Edited by José Casas Pardo and Pedro Schwartz
Chapter 3: Affective Public Choice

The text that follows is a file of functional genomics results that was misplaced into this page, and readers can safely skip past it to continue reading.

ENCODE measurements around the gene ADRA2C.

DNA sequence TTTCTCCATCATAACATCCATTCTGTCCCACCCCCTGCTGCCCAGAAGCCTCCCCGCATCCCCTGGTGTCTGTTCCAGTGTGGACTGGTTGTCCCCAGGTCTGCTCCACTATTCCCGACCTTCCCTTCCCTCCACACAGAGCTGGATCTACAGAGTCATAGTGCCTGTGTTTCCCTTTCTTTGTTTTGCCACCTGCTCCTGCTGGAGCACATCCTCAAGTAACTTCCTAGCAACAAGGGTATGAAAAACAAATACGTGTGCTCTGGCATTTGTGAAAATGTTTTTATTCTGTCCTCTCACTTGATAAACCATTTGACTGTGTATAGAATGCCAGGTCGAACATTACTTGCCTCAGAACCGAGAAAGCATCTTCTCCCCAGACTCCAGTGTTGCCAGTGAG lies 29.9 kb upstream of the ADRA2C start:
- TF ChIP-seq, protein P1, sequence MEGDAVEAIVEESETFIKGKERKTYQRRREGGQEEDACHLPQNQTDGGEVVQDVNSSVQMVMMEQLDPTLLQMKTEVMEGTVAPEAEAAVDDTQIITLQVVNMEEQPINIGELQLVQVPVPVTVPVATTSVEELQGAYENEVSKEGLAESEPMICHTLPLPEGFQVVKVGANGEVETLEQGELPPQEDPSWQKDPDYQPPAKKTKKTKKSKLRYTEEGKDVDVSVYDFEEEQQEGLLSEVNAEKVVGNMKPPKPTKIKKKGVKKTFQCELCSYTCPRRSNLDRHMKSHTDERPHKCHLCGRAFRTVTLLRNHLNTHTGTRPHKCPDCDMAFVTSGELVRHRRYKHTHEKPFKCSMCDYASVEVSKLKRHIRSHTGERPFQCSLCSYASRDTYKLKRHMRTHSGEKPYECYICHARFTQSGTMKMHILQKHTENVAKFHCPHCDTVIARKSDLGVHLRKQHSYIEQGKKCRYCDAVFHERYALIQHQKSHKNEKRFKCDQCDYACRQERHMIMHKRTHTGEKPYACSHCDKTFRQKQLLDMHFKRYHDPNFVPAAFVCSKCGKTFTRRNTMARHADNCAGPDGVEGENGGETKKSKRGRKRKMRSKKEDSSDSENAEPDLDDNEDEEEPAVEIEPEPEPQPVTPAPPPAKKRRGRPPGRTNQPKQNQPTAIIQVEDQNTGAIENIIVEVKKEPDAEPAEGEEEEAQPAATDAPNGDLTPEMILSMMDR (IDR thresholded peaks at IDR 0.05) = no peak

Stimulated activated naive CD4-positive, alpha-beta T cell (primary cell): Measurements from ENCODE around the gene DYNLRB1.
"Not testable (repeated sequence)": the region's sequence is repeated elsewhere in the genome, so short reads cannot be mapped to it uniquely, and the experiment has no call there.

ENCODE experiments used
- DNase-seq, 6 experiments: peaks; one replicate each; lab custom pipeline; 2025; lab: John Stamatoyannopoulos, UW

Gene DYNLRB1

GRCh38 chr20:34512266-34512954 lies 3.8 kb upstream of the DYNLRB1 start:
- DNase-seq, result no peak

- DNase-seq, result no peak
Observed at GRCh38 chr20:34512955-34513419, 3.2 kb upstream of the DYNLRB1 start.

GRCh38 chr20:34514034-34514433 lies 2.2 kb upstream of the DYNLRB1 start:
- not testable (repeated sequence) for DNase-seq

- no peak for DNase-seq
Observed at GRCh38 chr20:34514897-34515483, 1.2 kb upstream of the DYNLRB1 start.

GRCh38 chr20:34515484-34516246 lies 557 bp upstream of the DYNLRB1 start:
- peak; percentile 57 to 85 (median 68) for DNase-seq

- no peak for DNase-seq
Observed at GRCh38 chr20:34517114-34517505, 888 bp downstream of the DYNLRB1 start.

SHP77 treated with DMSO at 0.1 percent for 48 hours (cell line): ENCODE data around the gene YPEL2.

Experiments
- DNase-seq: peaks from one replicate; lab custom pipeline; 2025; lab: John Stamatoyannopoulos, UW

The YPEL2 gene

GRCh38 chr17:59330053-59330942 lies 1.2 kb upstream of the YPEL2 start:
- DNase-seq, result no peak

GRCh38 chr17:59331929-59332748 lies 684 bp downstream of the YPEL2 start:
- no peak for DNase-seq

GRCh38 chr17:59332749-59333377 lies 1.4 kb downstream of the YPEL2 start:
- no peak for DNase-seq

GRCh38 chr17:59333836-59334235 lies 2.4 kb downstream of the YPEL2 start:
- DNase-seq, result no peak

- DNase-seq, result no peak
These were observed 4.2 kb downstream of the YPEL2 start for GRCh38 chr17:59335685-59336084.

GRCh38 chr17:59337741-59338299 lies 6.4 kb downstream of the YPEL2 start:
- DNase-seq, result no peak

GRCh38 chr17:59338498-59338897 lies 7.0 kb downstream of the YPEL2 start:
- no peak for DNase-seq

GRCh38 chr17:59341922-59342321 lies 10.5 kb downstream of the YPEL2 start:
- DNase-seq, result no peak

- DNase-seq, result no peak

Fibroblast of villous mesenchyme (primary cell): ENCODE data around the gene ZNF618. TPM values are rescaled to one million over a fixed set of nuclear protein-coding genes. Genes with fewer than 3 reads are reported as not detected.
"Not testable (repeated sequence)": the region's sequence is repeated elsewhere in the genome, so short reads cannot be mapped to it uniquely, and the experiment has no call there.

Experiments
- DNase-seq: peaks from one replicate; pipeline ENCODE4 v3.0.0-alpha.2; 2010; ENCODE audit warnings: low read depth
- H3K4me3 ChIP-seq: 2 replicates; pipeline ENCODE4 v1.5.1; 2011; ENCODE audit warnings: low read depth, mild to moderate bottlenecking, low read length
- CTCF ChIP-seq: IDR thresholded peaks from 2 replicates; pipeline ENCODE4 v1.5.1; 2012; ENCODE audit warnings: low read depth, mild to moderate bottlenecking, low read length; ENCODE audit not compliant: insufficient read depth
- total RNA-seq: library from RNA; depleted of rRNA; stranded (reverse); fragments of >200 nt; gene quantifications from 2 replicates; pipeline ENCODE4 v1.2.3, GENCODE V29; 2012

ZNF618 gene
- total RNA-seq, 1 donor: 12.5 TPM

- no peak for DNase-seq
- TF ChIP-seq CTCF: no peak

3. 1 Aﬀective public choice Frans van Winden INTRODUCTION The economic theory of political decision making, also labeled ‘public choice’ or ‘political economics’, has seen an impressive development over recent decades. It is no longer (strongly) contested that the motivations of political agents deciding on government policies are not fundamentally diﬀerent from those driving economic behavior in the private sector. But, what are these motivations, more precisely? Even allowing for the presence of people that are not only promoting their own narrow selﬁsh interests, the following phenomena are puzzling: 1. mass protests and mass voting even if those involved run a serious risk of losing their lives (recently in places such as Iraq, Ukraine, Lebanon and Belorussia); the explosion of riots in the Paris suburbs; the socio-political impact of terrorism; suicide bombing; the maintenance of a costly monarchy with related national rituals in full-blown democracies where the monarch has no formal power; and Soviet premier Nikita Khrushchev removing his shoe and banging it on the table during a UN conference in 1960, calling Filipino delegate Lorenzo Sumulong ‘a jerk, a stooge and lackey of imperialism’. 2. 3. 4. 5. 6. The ﬁrst two phenomena are puzzling if one assumes, as in the theory of collective action, that political participation is the outcome of a rational cost–beneﬁt analysis. Why would people risk their lives in that case? And why all of a sudden these French riots, without any clear changes in the individual economic beneﬁts...
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